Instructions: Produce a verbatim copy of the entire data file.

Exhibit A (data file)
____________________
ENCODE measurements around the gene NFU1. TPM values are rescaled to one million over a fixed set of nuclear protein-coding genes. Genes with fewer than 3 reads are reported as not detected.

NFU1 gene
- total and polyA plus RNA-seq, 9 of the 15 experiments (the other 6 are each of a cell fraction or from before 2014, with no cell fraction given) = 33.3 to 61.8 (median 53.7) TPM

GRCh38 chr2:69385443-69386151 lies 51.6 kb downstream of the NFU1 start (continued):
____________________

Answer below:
ENCODE measurements around the gene NFU1. TPM values are rescaled to one million over a fixed set of nuclear protein-coding genes. Genes with fewer than 3 reads are reported as not detected.

NFU1 gene
- total and polyA plus RNA-seq, 9 of the 15 experiments (the other 6 are each of a cell fraction or from before 2014, with no cell fraction given) = 33.3 to 61.8 (median 53.7) TPM

GRCh38 chr2:69385443-69386151 lies 51.6 kb downstream of the NFU1 start (continued):